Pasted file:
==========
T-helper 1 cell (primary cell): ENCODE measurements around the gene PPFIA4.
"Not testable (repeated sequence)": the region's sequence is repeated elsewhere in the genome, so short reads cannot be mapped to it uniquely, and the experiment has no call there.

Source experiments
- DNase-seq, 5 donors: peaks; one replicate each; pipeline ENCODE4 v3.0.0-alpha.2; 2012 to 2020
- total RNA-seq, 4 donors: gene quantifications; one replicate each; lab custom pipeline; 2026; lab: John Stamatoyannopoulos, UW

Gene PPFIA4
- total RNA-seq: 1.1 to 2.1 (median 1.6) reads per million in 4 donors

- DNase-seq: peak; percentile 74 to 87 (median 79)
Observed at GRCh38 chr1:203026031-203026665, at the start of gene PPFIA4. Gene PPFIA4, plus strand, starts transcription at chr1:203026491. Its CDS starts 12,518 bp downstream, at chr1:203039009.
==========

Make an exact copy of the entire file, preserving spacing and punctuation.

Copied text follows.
T-helper 1 cell (primary cell): ENCODE measurements around the gene PPFIA4.
"Not testable (repeated sequence)": the region's sequence is repeated elsewhere in the genome, so short reads cannot be mapped to it uniquely, and the experiment has no call there.

Source experiments
- DNase-seq, 5 donors: peaks; one replicate each; pipeline ENCODE4 v3.0.0-alpha.2; 2012 to 2020
- total RNA-seq, 4 donors: gene quantifications; one replicate each; lab custom pipeline; 2026; lab: John Stamatoyannopoulos, UW

Gene PPFIA4
- total RNA-seq: 1.1 to 2.1 (median 1.6) reads per million in 4 donors

- DNase-seq: peak; percentile 74 to 87 (median 79)
Observed at GRCh38 chr1:203026031-203026665, at the start of gene PPFIA4. Gene PPFIA4, plus strand, starts transcription at chr1:203026491. Its CDS starts 12,518 bp downstream, at chr1:203039009.